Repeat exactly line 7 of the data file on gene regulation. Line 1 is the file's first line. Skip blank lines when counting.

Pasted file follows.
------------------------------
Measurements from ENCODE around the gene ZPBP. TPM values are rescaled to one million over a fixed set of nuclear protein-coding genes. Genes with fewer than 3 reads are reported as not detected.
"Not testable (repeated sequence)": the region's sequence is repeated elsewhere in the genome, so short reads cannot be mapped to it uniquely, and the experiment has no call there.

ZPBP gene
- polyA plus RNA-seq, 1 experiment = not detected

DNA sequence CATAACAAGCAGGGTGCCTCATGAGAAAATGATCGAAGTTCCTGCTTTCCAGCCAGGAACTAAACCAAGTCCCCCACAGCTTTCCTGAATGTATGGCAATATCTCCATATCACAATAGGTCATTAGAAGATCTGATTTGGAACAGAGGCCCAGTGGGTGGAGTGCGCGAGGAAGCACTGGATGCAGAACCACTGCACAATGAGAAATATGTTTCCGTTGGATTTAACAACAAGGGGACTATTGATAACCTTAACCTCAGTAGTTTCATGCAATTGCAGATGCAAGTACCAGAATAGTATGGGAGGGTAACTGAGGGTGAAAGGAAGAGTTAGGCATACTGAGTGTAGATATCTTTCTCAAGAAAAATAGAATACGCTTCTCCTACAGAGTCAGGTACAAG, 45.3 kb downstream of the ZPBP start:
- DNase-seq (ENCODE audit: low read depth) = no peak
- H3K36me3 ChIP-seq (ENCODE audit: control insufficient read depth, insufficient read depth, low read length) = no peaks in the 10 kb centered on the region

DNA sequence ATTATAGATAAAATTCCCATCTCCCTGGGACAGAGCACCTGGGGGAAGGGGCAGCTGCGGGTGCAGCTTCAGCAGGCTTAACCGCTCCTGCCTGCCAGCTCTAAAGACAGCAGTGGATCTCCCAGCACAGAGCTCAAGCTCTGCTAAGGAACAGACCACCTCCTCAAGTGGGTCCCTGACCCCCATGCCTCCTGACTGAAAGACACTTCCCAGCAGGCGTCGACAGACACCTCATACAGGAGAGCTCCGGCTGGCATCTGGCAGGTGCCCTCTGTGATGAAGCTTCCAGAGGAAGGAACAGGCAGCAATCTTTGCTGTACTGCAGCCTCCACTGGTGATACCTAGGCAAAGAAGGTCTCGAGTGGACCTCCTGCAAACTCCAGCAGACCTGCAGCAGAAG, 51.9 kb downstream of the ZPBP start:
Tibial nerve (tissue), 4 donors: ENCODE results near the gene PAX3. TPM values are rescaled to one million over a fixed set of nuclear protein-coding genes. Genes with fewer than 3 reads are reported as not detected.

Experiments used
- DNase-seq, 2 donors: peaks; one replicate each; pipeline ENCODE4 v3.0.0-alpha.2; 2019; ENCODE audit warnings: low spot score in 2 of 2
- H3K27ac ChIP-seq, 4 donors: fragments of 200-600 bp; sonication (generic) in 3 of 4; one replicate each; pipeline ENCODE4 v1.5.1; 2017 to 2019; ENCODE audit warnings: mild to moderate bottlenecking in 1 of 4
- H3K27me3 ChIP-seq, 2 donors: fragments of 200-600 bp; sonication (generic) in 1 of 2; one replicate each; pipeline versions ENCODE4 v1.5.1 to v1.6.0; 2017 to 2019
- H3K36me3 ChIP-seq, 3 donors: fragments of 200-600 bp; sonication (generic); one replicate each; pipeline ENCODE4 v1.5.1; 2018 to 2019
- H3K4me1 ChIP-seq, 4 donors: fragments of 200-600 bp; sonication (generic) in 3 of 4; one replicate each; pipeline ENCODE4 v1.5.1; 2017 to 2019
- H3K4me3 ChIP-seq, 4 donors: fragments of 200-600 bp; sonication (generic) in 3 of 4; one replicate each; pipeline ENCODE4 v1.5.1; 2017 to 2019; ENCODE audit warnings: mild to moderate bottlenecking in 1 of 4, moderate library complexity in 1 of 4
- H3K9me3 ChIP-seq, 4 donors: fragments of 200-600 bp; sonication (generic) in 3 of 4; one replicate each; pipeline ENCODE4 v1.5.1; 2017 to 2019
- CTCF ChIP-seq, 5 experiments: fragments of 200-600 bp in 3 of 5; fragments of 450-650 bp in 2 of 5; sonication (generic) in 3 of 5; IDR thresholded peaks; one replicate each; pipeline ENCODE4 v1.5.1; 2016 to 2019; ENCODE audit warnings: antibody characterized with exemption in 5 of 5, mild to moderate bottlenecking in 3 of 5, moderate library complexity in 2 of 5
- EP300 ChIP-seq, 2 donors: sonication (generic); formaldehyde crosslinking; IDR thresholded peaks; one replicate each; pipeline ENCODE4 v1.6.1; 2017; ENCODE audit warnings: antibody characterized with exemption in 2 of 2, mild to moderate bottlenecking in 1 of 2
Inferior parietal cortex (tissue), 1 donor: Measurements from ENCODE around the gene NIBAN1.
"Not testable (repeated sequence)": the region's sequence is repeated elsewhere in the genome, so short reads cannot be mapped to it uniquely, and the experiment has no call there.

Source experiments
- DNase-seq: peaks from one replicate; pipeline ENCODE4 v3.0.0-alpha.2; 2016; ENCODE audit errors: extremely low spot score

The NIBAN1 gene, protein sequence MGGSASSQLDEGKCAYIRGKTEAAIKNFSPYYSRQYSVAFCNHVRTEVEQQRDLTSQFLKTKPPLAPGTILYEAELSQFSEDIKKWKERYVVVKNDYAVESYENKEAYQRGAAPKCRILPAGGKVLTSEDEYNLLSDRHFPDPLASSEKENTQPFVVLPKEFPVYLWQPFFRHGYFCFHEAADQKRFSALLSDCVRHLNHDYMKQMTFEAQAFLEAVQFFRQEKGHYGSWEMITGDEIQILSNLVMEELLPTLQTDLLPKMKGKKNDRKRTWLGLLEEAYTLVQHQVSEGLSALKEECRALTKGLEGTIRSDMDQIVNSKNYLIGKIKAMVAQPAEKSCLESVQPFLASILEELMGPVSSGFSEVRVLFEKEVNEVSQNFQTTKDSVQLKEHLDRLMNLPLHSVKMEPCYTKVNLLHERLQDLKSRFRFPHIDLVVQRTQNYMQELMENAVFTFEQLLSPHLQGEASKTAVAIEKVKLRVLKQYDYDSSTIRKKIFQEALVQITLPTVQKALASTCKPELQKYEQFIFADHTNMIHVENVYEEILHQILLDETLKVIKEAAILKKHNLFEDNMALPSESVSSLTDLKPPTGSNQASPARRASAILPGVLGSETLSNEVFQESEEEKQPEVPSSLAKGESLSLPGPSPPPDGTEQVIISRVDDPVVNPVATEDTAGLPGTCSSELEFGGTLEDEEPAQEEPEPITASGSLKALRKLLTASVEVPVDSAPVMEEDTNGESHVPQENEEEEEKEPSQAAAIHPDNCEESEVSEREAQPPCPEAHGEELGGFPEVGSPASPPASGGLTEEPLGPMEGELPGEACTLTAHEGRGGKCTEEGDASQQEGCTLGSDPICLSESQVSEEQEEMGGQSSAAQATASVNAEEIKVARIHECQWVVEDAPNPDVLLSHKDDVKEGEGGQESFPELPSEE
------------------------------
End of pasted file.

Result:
- H3K36me3 ChIP-seq (ENCODE audit: control insufficient read depth, insufficient read depth, low read length) = no peaks in the 10 kb centered on the region